*IF Power should be 'Non-Core' power, which includes IF + DRAM controller + IO

AMD’s product here gives two interesting data points. Firstly, when the cores are weakly loaded, the IF + DRAM controller + IO accounts for a massive 43% of the total power of the processor. This is compared to 4% for the i7-8700K and 19% for the i9-7980XE. However, that 43% reduces down to around 25% of the full chip, but this is still on par with the bigger mesh based processor from Intel.

Another interesting point is that the combined non-core power doesn’t change that much scaling up the cores, going from ~17.6W to ~25.7W. For the big Intel chip, we saw it rise from ~13.8W up to beyond 40W in some cases. This brings the question as to if Intel’s offering can scale in power at the low end, and if AMD’s non-core power as an initial ‘power penalty’ to pay before the cores start getting loaded up.

With this data, let us kick it up a notch to the real story here. The Ryzen Threadripper 2950X is the updated 16-core version of Threadripper, which uses a single IF link between the two silicon dies to talk between the sets of core complexes.

As shown on the diagram, the red line represents the IF link combined with the DRAM controller and IO. In this case, the non-core we measure includes the intra-silicon interconnect as well as the inter-silicon interconnect.


*IF Power should be 'Non-Core' power, which includes IF + DRAM controller + IO

In percentage of power, the non-core power consumes 59% of the total power consumption of the chip when loaded at two threads. So even though both threads are located on the same core on the same CCX, because it needs to have access to all of the memory of the system, the die-to-die silicon link is enabled as well as the intra-silicon links are all fired up.

However, the amount of power consumed by the IF + DRAM controller + IO, as the core loading scales, does not increase all that much, from 34W to 43W, slowly reducing to around 25% of the total chip power, similar to the 2700X. It is just that initial bump that screams a lot, because of the way that that core still needs access to all the memory bandwidth available.

Now we should consider the 2990WX. Because all four silicon dies are enabled on the package, and each die needs an IF interconnect to each other die, there are now six IF links to fire up:

There’s a lot of red in that diagram. It is noteworthy that two of the silicon dies do not have DRAM attached to them, and so when only a few cores are enabled, theoretically AMD should be able to power down those IF links as they would only cause additional latency hops if other IF links are congested. In fact, we get something very odd indeed.


*IF Power should be 'Non-Core' power, which includes IF + DRAM controller + IO

First, let us start with the low-loading metrics. Here the non-core power is consuming 56.1W from the total 76.7W power consumption, a massive 73% of the total power consumption of the processor. If a single link on the 2950W was only 34W, it is clear that the 56W here means that more than a single IF link is being fired up. There are perhaps additional power management opportunities here.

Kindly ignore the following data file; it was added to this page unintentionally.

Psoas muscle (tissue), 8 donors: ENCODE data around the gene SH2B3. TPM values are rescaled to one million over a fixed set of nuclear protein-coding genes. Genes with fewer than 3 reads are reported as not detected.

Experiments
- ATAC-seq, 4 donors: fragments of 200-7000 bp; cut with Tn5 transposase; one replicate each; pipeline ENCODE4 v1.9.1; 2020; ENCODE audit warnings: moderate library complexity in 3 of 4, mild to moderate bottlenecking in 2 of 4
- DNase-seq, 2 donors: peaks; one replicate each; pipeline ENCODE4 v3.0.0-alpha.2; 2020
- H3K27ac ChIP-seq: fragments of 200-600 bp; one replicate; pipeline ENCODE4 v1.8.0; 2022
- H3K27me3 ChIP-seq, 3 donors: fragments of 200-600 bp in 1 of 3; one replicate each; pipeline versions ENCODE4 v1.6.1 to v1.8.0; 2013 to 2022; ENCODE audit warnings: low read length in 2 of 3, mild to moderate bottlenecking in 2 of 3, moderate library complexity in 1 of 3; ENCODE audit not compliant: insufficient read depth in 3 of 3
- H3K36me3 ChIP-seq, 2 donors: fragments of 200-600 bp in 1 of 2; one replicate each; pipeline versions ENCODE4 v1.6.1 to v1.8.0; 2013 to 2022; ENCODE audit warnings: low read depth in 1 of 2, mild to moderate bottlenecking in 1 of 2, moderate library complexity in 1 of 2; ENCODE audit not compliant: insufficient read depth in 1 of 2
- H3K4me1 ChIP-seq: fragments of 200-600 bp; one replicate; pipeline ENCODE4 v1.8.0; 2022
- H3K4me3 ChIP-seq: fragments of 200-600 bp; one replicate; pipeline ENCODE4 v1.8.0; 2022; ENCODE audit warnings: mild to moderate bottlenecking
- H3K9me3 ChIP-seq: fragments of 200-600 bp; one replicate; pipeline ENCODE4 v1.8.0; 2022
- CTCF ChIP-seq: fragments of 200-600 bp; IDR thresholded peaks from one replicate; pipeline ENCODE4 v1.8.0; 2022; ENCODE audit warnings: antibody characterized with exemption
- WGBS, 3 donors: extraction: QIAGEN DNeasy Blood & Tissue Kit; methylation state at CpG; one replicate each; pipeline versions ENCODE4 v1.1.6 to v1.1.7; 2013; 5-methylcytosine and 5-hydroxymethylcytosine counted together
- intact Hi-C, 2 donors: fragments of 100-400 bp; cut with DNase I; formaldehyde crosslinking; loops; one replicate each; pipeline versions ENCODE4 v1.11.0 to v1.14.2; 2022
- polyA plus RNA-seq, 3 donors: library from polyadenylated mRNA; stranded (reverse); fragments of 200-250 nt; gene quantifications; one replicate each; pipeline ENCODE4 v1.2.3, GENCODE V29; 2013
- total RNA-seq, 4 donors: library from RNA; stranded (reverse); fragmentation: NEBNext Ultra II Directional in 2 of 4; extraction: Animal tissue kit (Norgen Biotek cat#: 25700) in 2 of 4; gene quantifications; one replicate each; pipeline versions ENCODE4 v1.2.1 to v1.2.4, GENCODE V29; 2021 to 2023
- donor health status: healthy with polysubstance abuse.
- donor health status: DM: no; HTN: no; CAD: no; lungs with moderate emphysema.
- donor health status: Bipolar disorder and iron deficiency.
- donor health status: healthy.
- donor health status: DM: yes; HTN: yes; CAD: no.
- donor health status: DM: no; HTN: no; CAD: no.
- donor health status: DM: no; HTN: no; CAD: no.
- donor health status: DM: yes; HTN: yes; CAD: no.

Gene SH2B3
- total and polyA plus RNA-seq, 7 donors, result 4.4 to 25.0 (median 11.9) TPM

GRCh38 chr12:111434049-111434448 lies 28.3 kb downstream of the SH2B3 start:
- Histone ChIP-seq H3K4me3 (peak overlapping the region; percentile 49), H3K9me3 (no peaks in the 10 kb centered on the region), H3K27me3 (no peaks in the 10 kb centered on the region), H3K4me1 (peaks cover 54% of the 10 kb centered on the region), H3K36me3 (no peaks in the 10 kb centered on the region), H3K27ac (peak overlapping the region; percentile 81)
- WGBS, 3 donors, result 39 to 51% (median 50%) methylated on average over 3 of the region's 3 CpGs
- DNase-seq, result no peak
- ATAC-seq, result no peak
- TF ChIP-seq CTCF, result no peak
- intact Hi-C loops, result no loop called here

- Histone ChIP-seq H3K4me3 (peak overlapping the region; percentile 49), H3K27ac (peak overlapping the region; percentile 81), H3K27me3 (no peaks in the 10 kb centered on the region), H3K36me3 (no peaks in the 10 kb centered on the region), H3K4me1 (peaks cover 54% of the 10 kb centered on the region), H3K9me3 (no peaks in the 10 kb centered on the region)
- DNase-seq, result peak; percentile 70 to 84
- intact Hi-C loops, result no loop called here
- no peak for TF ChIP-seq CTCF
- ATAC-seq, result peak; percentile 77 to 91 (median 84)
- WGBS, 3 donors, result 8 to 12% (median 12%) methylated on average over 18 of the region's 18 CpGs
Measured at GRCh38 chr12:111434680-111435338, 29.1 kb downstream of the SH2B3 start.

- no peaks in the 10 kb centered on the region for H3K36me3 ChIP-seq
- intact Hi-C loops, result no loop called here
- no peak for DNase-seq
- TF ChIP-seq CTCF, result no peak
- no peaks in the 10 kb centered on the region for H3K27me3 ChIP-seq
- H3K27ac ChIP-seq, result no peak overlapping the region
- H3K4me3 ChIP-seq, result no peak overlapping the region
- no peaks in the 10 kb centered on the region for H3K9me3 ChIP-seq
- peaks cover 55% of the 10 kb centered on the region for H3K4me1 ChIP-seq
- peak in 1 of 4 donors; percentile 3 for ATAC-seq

Moving through the stack, you will notice that our 2990WX sample never goes near the 250W rated TDP of the processor, actually barely hitting 180W at times. We are unsure why this is. What we can say is that as loading increases, the total contribution that the non-core power gives does decrease, slowly settling around 36%, varying between 35% and 40% depending on the specific workload. This is a rise up from the 25% we saw in the 2700X and 2950X.

So given that this is the first review with our EPYC 7601 numbers, how about we take it up another notch? While based on the older first generation Zen cores, EPYC has additional memory controllers and IO to worry about, all of which fall under the uncore power category.

Moving into the power consumption numbers, and similar to the 2990WX as we load up all the cores, the values do get a little bit squirrely. However the proportion numbers are staggering.


*IF Power should be 'Non-Core' power, which includes IF + DRAM controller + IO

At low loading, out of a total package power of 74.1W, the non-core power consumes 66.2W, or a staggering 89% ! As we go up through the cores, that 66.2W becomes up to 90W in places, but even at its lowest point, the IF accounts for 50% of the power of the total chip. The cores are barely getting 90W out of the 180W TDP!

This raises an interesting point – if we are purely considering the academic merits of one core compared to another, does the uncore power count to that contribution? For a real-world analysis, yes, but for a purely academic one? It also means I can claim the following prophecy: